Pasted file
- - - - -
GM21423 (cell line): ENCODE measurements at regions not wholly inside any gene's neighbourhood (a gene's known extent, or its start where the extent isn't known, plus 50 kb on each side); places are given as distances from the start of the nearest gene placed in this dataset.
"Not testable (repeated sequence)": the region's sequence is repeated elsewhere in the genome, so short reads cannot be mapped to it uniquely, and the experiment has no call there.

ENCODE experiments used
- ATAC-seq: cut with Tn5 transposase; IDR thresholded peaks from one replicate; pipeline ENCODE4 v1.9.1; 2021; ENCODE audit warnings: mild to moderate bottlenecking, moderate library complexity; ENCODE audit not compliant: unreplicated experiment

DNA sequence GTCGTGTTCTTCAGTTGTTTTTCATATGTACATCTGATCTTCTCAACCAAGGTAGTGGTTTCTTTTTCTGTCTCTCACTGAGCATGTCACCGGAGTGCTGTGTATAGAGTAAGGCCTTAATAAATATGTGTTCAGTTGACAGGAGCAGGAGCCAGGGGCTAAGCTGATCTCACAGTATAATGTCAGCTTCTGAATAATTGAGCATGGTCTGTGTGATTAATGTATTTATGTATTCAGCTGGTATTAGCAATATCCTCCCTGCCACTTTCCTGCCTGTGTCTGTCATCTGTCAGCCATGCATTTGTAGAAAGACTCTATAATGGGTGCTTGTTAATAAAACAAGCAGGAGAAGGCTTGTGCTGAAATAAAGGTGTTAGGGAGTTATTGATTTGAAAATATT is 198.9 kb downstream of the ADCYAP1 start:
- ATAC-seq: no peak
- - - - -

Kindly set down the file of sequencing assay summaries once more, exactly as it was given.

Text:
GM21423 (cell line): ENCODE measurements at regions not wholly inside any gene's neighbourhood (a gene's known extent, or its start where the extent isn't known, plus 50 kb on each side); places are given as distances from the start of the nearest gene placed in this dataset.
"Not testable (repeated sequence)": the region's sequence is repeated elsewhere in the genome, so short reads cannot be mapped to it uniquely, and the experiment has no call there.

ENCODE experiments used
- ATAC-seq: cut with Tn5 transposase; IDR thresholded peaks from one replicate; pipeline ENCODE4 v1.9.1; 2021; ENCODE audit warnings: mild to moderate bottlenecking, moderate library complexity; ENCODE audit not compliant: unreplicated experiment

DNA sequence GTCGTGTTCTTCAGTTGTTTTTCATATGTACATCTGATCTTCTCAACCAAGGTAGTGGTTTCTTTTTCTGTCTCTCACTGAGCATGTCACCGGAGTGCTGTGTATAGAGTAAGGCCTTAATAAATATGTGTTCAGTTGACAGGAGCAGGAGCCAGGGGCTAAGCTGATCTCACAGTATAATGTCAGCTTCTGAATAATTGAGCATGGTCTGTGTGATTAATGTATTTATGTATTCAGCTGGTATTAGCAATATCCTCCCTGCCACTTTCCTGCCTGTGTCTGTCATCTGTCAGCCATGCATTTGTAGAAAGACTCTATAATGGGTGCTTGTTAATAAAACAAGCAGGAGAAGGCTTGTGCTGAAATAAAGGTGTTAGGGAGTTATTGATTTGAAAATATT is 198.9 kb downstream of the ADCYAP1 start:
- ATAC-seq: no peak